By Rich Lesser
With countries around the world struggling and India setting new, devasting records for COVID-19 deaths and cases almost daily, the U.S. government’s decision to share up to 60 million doses from its stockpile of AstraZeneca vaccines was an easy one. Now it’s time to make the more difficult choices and truly lead the global fight against this disease.
We can do more, and we can do so now.
Following a modeling done by Boston Consulting Group (BCG), it suggests that by the end of July, the U.S. will have an upward of 200 million surplus vaccine doses that could be used by COVAX—the global partnership of GAVI, CEPI, UNICEF, and WHO—to save more than 500,000 lives across the globe. Unless U.S. leaders and vaccine manufacturers start working on a redistribution plan in the coming weeks, those doses will instead end up sitting in cold storage.
There are already more than 50 million doses available to be administered across the U.S. After reserving enough for every American, there will be an excess of at least 100 million doses by July (of course, that figure will be even higher if more Americans are not convinced to get vaccinated). Add to that an additional 100 million doses of Novavax expected to be authorized and delivered by end of July, and the United States Government will be sitting on a stockpile of at least 200 million doses.
Beneath the headline of 60 million AstraZeneca doses set to be shared was the detail that they may not be available for weeks, or even months. Meanwhile, vaccine uptake in the U.S. continues to soften, and the country is actively building inventory at a rate of nearly 2 million doses per day. Instead of waiting until June to start redistributing, here is an opportunity to share a portion of secured capacity and unused doses today, quickly stymying further outbreaks across the world.
Making this happen quickly will require significant political will from the White House as well as leadership and collaboration from manufacturers. Other efforts, such as relaxing export restrictions on raw vaccine materials, will help, but what the world needs is actual vaccine doses. And as manufacturers know all too well, calls for suspending intellectual-property protections on vaccines are oblivious to the complexities of vaccine production and regulatory approval processes.
An urgent redistribution plan
In sharing vaccine doses, there’s an impulse for the United States Government to immediately bolster the supplies of her allies and neighbors, but COVAX can help them extend well beyond.
With global COVID-19 vaccine capacity expected to hit 14 billion doses this year for vaccines currently approved or under regulatory review, COVAX’s goal is relatively modest: to provide 2 billion vaccines and support in order to equitably vaccinate the 20% of the global population that is most vulnerable to the disease. To date, COVAX has only had enough supply to deliver about 45 million doses globally. While the partnership has secured capacity for 1.5 billion doses this year, the bulk of that isn’t expected until September and December.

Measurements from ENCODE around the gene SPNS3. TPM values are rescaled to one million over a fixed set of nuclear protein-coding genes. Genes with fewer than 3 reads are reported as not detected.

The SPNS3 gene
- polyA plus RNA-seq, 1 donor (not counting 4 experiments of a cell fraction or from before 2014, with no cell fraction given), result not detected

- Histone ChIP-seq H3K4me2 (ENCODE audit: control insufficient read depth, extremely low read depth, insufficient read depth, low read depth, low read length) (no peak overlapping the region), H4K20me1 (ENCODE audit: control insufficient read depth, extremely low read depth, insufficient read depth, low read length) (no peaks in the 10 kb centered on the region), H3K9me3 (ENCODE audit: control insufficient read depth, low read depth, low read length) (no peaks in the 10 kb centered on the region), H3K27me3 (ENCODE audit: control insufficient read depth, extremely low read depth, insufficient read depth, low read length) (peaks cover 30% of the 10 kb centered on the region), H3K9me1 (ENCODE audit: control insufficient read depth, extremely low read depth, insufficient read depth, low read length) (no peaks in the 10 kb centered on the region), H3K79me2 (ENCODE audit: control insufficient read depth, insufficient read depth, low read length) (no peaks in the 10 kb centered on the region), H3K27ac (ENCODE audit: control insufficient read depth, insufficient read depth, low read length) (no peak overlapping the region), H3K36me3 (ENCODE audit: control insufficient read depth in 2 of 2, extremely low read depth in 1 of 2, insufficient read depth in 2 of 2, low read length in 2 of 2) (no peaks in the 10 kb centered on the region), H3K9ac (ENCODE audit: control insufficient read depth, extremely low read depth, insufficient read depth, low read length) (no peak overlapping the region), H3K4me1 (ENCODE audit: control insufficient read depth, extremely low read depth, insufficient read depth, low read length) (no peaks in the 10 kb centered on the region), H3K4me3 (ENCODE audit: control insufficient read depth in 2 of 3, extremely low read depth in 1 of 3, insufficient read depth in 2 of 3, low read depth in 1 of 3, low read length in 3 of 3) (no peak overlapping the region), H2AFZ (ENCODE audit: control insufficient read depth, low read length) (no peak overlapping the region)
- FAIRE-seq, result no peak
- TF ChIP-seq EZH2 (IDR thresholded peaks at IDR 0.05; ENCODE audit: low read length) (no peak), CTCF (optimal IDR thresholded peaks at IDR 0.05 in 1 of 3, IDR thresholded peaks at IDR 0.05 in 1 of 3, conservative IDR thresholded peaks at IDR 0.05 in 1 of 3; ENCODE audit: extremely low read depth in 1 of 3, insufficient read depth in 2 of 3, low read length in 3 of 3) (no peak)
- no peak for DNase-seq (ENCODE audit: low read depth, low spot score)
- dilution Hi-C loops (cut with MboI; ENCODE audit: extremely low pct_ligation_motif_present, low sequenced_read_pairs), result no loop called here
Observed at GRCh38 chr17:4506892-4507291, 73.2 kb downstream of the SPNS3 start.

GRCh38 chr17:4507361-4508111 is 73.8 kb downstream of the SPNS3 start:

To make matters worse, the dire situation in India has led to export bans on vaccines from the Serum Institute of India, exacerbating COVAX’s supply shortfall. Cases and deaths are rising at rapid rates in many supply-starved low- and middle-income countries. But despite $12 billion in available funding from the World Bank, there is simply no short-term vaccine capacity available for sale.
COVAX already has the legal and operational frameworks in place to redistribute manufactured doses, but the U.S. can reduce complexity by deciding to donate capacity now, allowing supply that rolls off the fill-and-finish lines in May, June, and July to go straight to COVAX-supported countries. Waiting until July to donate physical doses means they may not reach vulnerable arms until September or later, potentially costing hundreds of thousands of lives that could have been saved in the meantime.
The rapid development of COVID-19 vaccines has been one of the greatest scientific achievements of the past 50 years. The challenge therefore is to ensure they also become one of greatest humanitarian and public health achievements. At least half a million lives depend on it.
Tolu Oyekan, Partner at BCG, states that while equitable distribution is a global concern, it should also be of great importance to the beneficiary countries. Government of these countries should ensure that the donated vaccines, even purchased vaccines should be equitably distributed to reach the poor, vulnerable and the rural dwellers.
In Nigeria, many adults have compromised immune systems due to prevalence of ailments such as malaria, HIV, tuberculosis, making them susceptible to COVID-19. Children are also susceptible to the virus given high levels of malnutrition with about 32 percent of those under 5 years in this category.
Efficient systems should be put in place to ensure equitable distribution and also prevent wastage. Nigeria can leverage the knowledge and experience from dealing with Ebola and Polio to prevent more deaths from COVID-19.
Rich Lesser is the CEO, Boston Consulting Group.